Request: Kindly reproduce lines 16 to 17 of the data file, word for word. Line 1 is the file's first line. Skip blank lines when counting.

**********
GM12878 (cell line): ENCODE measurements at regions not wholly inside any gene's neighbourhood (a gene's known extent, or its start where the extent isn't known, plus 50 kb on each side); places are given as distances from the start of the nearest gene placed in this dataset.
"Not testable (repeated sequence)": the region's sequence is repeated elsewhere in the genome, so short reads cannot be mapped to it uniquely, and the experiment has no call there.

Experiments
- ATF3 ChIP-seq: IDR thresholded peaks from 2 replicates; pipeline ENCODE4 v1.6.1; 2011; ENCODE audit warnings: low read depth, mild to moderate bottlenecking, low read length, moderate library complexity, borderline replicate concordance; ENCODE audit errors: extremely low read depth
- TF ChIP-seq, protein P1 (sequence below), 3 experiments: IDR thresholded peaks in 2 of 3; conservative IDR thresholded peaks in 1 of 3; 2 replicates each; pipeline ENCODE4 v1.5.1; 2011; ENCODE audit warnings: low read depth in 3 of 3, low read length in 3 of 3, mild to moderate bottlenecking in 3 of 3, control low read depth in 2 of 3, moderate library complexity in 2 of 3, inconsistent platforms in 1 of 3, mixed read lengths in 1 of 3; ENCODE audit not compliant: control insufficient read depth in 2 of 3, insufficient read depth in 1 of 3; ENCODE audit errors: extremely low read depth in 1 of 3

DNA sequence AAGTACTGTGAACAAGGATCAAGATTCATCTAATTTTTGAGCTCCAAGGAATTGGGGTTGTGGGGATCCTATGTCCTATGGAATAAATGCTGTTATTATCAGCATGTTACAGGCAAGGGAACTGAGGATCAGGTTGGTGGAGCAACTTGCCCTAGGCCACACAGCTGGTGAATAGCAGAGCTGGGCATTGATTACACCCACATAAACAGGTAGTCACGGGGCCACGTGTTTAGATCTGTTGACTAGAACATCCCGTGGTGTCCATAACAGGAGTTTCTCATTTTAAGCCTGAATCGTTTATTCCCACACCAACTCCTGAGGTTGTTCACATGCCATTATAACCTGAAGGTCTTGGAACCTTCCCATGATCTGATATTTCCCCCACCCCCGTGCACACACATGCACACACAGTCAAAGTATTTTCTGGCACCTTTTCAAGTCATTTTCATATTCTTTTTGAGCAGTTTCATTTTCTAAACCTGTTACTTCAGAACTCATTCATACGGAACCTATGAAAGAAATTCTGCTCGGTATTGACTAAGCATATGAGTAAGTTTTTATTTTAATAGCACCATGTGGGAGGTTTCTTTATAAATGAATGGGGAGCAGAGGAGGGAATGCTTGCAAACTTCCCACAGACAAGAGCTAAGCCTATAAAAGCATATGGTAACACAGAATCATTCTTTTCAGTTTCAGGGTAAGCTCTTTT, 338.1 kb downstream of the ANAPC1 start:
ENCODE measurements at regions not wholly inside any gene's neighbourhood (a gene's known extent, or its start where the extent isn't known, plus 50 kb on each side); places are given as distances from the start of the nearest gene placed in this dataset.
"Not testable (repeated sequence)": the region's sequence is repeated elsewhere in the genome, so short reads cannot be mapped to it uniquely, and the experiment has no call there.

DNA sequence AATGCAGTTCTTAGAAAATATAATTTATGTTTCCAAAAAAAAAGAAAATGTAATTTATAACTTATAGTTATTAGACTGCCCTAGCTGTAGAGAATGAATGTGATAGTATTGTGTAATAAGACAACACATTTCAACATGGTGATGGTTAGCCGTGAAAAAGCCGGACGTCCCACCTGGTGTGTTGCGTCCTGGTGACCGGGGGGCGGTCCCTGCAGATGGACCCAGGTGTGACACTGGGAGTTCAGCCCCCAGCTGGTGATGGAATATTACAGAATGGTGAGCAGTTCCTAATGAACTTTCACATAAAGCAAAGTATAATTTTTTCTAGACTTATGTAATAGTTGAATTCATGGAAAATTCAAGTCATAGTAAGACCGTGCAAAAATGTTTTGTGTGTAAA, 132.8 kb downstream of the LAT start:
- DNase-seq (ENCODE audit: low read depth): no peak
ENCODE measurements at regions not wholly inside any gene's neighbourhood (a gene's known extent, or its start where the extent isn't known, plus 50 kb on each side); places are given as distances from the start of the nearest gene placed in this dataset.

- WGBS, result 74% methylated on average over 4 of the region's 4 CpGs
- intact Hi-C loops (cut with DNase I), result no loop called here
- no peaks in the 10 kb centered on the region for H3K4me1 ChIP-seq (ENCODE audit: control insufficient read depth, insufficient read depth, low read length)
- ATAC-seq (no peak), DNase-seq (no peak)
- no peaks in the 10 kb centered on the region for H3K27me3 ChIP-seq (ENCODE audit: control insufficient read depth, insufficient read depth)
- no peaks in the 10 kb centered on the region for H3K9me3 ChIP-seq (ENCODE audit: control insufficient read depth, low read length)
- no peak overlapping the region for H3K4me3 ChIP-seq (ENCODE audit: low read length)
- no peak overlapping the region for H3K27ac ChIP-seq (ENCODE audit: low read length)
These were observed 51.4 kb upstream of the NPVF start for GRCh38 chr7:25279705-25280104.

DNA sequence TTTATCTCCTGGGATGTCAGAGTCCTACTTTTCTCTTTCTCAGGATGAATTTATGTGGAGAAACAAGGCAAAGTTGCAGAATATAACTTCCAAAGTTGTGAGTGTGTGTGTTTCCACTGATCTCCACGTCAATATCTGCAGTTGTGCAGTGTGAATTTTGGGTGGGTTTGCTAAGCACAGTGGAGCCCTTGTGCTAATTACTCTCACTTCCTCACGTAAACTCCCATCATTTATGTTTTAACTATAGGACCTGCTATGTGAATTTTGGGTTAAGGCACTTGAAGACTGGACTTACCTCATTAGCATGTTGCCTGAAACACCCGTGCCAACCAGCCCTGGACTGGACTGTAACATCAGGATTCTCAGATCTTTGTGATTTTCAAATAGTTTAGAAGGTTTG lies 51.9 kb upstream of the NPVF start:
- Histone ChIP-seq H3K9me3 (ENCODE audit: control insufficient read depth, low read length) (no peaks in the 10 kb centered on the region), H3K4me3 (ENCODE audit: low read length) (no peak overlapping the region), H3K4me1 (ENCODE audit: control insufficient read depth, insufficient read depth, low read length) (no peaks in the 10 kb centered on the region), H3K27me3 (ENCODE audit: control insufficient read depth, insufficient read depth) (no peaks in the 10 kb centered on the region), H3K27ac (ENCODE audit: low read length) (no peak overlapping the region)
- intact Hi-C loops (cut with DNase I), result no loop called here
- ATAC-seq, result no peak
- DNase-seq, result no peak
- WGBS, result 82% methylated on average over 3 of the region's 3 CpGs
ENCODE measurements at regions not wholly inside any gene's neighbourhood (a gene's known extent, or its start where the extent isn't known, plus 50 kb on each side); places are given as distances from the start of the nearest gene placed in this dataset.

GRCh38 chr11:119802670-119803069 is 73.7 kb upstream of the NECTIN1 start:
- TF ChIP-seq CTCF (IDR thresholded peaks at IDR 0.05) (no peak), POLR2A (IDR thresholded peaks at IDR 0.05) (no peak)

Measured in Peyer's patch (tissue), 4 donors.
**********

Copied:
- no peaks in the 10 kb centered on the region for H3K27me3 ChIP-seq (ENCODE audit: control insufficient read depth, insufficient read depth)
- no peaks in the 10 kb centered on the region for H3K9me3 ChIP-seq (ENCODE audit: control insufficient read depth, low read length)